peace winds JAPAN


Myanmar: Peace Winds Japan launches new flood recovery project in Magway Region


Expanding on the recent response to flood victims in Ayeyarwady Region and Kayin State, which began in September, Peace Winds Japan (PWJ) has commenced a new project in Magway Region to support severely affected communities in rebuilding their lives after the worst flooding the country has seen in decades.

The project will target 20 of the most acutely affected villages in Magway Region, in central Myanmar, and will focus on livelihoods assistance as well as the rehabilitation of farmlands and reconstruction of basic village sanitation facilities that were damaged during the floods. The project will be implemented in collaboration with HelpAge International, an international NGO operating in Myanmar, with support of Japan Platform.

70 % of the population affected
In Magway Region, one of the worst affected areas in the country, approximately 300,000 people suffered as a result the floods. A third of these victims live in Pwint Byu Township, where 70% of the population has been severely affected. Initially many communities took refuge in evacuation centers located in the township. Since the water has receded, however, people returned to their homes and now face the challenging process of cleaning up after the extensive damage.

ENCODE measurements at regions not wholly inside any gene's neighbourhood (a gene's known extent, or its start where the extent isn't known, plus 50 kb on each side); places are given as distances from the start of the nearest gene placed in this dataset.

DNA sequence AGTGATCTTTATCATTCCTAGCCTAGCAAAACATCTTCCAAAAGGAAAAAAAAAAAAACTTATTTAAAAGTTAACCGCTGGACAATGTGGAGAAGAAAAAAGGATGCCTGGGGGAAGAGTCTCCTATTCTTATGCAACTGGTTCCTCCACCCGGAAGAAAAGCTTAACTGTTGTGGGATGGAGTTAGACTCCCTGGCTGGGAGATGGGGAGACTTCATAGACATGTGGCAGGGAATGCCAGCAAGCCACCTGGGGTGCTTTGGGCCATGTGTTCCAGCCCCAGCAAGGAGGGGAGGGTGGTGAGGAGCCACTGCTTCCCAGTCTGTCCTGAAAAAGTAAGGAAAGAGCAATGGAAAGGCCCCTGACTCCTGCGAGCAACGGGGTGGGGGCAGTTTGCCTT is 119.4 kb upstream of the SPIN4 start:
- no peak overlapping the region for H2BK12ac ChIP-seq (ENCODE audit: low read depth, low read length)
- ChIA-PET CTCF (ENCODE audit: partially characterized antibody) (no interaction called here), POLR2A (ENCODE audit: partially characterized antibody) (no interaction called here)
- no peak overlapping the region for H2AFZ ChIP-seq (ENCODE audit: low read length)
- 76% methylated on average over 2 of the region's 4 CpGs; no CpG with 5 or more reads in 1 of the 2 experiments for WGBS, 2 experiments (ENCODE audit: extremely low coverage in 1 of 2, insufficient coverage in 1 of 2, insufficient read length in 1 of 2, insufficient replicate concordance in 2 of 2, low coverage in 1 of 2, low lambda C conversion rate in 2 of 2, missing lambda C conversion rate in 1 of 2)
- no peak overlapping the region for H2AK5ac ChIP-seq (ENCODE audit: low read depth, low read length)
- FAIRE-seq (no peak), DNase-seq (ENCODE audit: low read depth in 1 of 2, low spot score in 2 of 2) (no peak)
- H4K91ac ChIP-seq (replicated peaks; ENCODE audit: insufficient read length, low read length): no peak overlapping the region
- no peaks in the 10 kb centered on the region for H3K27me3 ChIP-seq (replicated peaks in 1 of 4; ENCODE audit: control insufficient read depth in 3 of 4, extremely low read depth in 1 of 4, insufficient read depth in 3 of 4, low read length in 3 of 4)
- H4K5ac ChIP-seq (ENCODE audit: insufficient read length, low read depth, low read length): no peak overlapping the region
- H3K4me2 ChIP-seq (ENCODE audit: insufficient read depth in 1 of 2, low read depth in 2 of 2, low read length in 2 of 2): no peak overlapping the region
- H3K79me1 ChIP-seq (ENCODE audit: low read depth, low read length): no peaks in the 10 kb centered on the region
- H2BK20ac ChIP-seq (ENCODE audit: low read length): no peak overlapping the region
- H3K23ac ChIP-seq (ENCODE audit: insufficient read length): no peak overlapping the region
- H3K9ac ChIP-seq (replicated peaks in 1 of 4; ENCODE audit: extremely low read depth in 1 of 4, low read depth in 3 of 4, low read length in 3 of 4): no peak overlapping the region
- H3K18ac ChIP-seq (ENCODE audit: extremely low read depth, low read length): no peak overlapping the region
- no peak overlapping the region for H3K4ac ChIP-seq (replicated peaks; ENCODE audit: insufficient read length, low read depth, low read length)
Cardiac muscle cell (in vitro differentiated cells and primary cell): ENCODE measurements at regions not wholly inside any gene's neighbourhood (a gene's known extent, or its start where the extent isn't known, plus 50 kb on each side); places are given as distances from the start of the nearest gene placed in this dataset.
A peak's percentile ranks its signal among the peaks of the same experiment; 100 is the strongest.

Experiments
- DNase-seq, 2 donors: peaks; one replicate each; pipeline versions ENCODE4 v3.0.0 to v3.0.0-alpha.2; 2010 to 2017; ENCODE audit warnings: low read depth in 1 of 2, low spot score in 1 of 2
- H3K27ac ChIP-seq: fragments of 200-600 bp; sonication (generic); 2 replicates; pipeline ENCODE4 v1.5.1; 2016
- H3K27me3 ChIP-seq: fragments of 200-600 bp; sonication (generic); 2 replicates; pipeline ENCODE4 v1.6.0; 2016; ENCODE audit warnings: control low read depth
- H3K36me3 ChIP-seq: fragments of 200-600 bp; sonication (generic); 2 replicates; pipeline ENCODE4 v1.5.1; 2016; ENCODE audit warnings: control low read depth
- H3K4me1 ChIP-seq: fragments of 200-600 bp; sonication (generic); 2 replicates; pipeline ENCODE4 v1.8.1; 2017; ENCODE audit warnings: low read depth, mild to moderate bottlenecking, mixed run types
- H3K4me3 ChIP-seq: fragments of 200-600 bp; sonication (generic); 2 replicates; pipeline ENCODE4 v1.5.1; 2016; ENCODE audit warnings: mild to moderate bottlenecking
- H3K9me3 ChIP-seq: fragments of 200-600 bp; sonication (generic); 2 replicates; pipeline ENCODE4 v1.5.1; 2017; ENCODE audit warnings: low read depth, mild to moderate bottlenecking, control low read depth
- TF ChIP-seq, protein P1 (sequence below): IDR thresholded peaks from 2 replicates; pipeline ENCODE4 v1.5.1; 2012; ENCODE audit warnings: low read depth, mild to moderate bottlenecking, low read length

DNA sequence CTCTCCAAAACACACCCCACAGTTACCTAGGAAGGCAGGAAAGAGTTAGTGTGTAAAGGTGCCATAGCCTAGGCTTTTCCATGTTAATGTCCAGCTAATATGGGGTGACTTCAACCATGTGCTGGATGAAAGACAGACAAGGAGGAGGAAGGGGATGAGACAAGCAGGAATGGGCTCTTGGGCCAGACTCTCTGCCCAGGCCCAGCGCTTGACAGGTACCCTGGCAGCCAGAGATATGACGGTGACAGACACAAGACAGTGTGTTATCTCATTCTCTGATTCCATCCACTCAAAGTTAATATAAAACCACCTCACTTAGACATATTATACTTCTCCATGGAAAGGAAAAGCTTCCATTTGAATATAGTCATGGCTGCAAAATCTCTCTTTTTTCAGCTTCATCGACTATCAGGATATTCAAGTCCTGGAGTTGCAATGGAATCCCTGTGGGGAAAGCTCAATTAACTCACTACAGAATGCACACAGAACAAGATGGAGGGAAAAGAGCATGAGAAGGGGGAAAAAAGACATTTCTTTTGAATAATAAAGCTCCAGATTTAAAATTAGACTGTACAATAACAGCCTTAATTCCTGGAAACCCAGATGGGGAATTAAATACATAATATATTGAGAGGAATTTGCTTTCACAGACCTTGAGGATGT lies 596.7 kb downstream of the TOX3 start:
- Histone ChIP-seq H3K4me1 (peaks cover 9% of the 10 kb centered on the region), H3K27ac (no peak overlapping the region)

Rebuilding livelihoods
In Pwint Byu Township the floods inundated more than 30,000 acres, destroying farmland and crops and depriving local residents, most of whose primary livelihood is agriculture, of their main income source. PWJ will target 20 of the most severely affected and remote villages in the township, assisting them to rehabilitate and prepare the damaged farm land for re-cultivation, providing farming tools, seeds, and fertilizers to 500 farming families, who are then expected to restore their incomes in time for the next harvest in January/February.


Hygiene promotion
Hygiene and sanitation has also been identified as a priority concern in Pwint Byu Township, where 50-60 % of latrines were destroyed by the floods. The project plans to rebuild 1,000 latrines for vulnerable households including poor families, those with frail elderly persons or people with a disability, and women-headed families. Hygiene kits comprising soap, tooth brush, tooth paste, sanitary supplies, etc. will be distributed to 300 families who have been identified as the most vulnerable. These families have limited access to financial support, and cannot afford essential hygiene items as their most urgent need is to buy food and water for their families.